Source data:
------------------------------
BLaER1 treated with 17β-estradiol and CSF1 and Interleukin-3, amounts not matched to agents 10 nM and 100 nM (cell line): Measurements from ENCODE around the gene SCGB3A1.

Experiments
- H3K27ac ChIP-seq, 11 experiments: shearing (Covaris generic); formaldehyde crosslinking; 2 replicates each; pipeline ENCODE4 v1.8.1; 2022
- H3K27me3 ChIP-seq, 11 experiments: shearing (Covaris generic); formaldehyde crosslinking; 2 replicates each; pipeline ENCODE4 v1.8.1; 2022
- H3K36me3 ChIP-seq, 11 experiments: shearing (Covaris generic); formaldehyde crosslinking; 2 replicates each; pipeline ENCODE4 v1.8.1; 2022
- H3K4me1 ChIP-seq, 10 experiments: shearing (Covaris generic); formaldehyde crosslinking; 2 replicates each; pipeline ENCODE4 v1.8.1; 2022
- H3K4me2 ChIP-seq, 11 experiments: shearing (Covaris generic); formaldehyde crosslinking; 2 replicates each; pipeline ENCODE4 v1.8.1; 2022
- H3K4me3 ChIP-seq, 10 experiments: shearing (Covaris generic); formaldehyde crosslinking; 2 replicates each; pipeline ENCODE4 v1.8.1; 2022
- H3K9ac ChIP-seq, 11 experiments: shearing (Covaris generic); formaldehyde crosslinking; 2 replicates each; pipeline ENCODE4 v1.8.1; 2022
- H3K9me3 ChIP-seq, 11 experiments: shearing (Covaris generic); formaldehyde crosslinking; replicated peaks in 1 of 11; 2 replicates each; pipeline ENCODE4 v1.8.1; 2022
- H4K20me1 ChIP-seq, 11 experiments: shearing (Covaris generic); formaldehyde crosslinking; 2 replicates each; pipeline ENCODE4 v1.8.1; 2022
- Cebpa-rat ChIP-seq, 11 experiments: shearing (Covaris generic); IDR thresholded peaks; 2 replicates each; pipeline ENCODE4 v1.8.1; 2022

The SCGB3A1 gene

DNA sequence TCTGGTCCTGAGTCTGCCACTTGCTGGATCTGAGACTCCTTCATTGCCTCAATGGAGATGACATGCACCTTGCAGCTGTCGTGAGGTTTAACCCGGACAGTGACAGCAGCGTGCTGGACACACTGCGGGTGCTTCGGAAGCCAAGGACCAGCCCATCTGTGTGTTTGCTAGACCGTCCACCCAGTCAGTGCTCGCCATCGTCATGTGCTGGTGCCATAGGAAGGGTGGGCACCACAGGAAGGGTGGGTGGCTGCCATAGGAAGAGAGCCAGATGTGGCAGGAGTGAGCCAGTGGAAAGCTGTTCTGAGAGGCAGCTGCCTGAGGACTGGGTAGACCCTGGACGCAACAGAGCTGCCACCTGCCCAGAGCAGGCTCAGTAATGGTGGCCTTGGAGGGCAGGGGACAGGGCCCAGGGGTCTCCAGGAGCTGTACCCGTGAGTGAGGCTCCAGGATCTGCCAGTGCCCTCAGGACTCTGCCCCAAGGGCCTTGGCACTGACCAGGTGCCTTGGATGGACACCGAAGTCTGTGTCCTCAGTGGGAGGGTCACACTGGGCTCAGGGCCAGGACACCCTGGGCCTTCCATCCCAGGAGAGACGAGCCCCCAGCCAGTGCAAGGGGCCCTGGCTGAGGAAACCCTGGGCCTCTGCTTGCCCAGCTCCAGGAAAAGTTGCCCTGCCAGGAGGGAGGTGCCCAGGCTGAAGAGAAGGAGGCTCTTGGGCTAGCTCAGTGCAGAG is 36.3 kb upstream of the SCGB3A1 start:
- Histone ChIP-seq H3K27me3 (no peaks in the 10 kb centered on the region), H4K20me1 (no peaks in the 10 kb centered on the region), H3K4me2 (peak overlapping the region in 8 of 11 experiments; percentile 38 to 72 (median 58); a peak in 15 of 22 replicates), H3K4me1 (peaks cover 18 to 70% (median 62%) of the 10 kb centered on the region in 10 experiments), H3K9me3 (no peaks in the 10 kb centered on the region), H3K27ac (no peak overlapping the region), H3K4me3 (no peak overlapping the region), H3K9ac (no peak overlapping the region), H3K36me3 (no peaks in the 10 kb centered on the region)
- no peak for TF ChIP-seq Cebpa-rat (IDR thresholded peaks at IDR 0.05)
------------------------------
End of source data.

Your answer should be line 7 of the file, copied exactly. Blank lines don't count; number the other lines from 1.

- H3K4me2 ChIP-seq, 11 experiments: shearing (Covaris generic); formaldehyde crosslinking; 2 replicates each; pipeline ENCODE4 v1.8.1; 2022